Canada quietly pulls out of UN convention to combat drought, desertification

Whether you like it or not, Prime Minister Stephen Harper's Conservative government is reshaping Canada's relationship with the rest of the world.

From last year's withdrawal from the admittedly ineffectual Kyoto Protocol on climate change — which as CBC News noted will save the government $14 billion in penalties for missing its targets — to the disappearance of the Canadian International Development Agency (CIDA) as a stand-alone body, Ottawa seems to be abandoning the multilateralist approach that dominated its post-war foreign policy.

Nowhere does that seem more evident than in its relationship with the United Nations.

The government botched a bid to take one of the rotating seats on the UN Security Council in 2010. And its staunch support of Israel in the General Assembly contrasts with the more nuanced positions previous governments have taken in the thorny problem of Middle East peace.

Now we learn that the Conservative government has quietly withdrawn from the UN's convention to combat desertification, the only country in the world to do so.

[ Related: Some welcome CIDA's shuffle to foreign affairs ]

The Canadian Press discovered the cabinet made the decision last week on the recommendation of Foreign Affairs Minister John Baird.

That was news to the UN secretariat that administers the convention, which only learned about it when a CP reporter called their office.

Canada signed on to the convention in 1994 and ratified it the following year, along with 194 countries and the European Union, CP noted. It aims to find ways to prevent drought and the creeping encroachment of desert into farmland, especially in Africa.

A meeting scheduled for April 9-19 in Bonn, Germany, will bring together scientists, officials and non-government groups to discuss the economic implications of desertification, land degradation and drought, according to a UN Environment Program notice.

Now it looks like Canada won't participate.

CP reported the cabinet order “authorizes the Minister of Foreign Affairs to take the actions necessary to withdraw, on behalf of Canada, from the United Nations Convention to Combat Desertification, in those Countries Experiencing Severe Drought and/or Desertification, particularly in Africa.”

The convention secretariat told CP no one from the Canadian government had contacted them about the withdrawal.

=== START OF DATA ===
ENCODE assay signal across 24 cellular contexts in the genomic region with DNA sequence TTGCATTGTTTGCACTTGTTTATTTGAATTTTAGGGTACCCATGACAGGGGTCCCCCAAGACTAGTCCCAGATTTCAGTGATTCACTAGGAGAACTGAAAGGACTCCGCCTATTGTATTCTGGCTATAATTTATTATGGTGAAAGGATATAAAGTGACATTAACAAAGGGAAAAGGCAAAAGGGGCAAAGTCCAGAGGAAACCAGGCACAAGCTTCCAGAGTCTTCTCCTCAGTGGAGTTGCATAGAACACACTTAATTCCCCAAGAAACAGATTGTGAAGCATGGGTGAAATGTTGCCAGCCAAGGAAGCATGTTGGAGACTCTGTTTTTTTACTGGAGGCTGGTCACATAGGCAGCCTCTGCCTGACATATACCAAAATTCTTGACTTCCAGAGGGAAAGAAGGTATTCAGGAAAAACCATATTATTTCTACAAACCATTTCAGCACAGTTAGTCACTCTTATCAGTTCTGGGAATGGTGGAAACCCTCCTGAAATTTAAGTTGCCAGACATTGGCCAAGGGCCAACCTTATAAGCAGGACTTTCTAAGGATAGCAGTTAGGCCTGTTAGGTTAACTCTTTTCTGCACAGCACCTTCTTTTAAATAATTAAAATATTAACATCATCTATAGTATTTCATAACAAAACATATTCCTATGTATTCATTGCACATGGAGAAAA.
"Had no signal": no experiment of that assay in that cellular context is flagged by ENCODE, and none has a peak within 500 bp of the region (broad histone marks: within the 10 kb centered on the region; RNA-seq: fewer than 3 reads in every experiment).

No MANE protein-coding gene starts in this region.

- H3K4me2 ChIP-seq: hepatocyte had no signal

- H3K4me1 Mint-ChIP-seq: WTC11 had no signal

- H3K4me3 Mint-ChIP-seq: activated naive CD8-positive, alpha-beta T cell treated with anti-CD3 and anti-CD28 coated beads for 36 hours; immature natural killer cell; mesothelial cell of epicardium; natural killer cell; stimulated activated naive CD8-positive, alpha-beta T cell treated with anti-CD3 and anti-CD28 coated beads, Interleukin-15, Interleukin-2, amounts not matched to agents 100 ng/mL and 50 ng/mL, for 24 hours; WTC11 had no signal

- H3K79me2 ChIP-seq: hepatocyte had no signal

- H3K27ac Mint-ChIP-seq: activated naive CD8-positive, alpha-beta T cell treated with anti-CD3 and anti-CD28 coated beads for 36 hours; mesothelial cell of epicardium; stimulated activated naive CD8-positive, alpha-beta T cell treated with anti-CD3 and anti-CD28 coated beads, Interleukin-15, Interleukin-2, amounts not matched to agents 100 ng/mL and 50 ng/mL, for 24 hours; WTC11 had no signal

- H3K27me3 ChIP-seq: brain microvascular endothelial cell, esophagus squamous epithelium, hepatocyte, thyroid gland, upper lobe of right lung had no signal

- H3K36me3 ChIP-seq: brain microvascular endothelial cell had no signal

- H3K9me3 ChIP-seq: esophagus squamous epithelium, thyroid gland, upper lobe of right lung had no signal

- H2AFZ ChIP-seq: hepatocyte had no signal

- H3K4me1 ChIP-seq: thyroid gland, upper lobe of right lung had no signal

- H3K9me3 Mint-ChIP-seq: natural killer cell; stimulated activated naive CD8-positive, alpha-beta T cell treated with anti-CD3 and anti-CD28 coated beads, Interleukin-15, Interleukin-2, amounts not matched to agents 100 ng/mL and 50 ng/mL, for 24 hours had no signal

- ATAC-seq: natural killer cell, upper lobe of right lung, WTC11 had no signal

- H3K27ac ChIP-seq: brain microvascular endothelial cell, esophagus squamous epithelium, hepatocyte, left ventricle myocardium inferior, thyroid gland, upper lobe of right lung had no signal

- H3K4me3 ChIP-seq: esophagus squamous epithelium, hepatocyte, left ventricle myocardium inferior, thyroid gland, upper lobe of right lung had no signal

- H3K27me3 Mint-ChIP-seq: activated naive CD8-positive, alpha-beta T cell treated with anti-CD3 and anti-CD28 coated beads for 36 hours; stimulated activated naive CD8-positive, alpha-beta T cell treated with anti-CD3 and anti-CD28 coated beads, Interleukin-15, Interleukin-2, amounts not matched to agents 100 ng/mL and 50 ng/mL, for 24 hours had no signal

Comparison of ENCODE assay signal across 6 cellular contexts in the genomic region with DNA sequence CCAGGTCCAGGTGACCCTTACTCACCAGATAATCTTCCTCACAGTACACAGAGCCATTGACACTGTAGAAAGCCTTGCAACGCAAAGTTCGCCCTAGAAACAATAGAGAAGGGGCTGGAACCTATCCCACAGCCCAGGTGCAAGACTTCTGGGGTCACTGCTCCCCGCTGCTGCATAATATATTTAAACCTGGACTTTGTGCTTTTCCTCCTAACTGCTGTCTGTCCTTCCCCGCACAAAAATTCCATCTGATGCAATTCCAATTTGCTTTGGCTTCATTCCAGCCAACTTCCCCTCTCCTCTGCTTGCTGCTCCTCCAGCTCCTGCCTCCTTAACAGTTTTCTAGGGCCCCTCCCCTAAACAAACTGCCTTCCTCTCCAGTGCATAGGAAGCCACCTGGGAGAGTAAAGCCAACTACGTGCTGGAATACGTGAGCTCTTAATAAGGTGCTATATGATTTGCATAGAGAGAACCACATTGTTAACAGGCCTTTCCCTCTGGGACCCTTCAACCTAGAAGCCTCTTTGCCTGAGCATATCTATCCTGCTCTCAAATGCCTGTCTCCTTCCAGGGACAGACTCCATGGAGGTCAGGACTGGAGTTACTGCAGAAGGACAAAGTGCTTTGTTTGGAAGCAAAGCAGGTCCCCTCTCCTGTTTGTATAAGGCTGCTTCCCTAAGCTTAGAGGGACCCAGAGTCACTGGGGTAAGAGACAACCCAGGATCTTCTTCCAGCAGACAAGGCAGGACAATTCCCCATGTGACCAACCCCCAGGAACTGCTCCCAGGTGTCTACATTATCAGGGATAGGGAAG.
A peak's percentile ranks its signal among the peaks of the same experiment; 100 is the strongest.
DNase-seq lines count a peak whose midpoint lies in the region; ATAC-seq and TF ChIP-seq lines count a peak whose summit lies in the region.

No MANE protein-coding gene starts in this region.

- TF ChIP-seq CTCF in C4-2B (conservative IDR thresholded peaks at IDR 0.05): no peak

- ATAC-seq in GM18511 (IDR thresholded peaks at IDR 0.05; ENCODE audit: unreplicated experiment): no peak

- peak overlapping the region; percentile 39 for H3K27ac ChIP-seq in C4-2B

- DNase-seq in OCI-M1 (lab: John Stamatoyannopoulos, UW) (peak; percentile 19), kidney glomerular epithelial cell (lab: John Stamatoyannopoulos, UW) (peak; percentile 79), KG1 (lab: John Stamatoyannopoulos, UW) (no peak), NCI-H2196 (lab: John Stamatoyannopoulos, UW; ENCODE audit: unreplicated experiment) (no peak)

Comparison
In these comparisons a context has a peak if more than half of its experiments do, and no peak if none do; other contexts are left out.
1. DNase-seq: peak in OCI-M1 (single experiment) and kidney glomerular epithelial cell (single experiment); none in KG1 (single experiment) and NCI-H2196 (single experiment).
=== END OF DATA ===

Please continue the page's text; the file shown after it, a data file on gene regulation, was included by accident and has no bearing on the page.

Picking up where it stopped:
Characteristically, the government was loathe to provide a public explanation. Baird's office bounced CP's questions to CIDA, which in turn refused to comment.

A spokesman for Julian Fantino, minister responsible for the agency that will soon be folded into the Department of Foreign Affairs and International Trade, said via email that “membership in this convention was costly for Canadians and showed few results, if any for the environment," CP reported.

No one would elaborate but CP found government documents showing Ottawa provided a $283,000 grant to support the convention from 2010 to 2012.

Faced with an information vacuum, we're left to speculate. Drought and desertification are thought to be made worse by the effects of climate change. The Conservatives are lukewarm at best on that issue, especially when it butts up against economic-development priorities such as oil sands extraction.

The Harper government has been heavily criticized for apparently shifting policies to favour business over the environment.

[ Related: Kyoto climate change treaty sputters to sorry end ]

CP noted it shut down the National Round Table on the Environment and the Economy, which had warned Canada would not achieve its goals for cutting greenhouse-gas emissions without putting a price on carbon, which the Conservatives oppose.

Baird suggested Ottawa defunded the round table because the government did not want to pay for advice that didn't jibe with its policies, CP said.

The Tories are also under fire for preventing government scientists from discussing their work publicly, and for shutting down the Experimental Lakes Area in northern Ontario, which scientists see as vital window onto the impact of global environmental threats.

Withdrawing from the UN convention on desertification “shows … that the government is clearly outside of what is international norms here," NDP foreign affairs critic Paul Dewar told CP. "We’re increasing our isolation by doing this.”

Green party Leader Elizabeth May seemed to embrace that theme in a tweet that compared Canada to another notorious international outsider.

That didn't impress Heritage Minister James Moore.

The National Post reported the government's belated response Thursday to CP's initial story, saying Canada pulled out of the convention because it was too bureaucratic. Harper said less than 20 per cent of the $350,000 contributes goes to actual programs. Baird called the convention a "talkfest."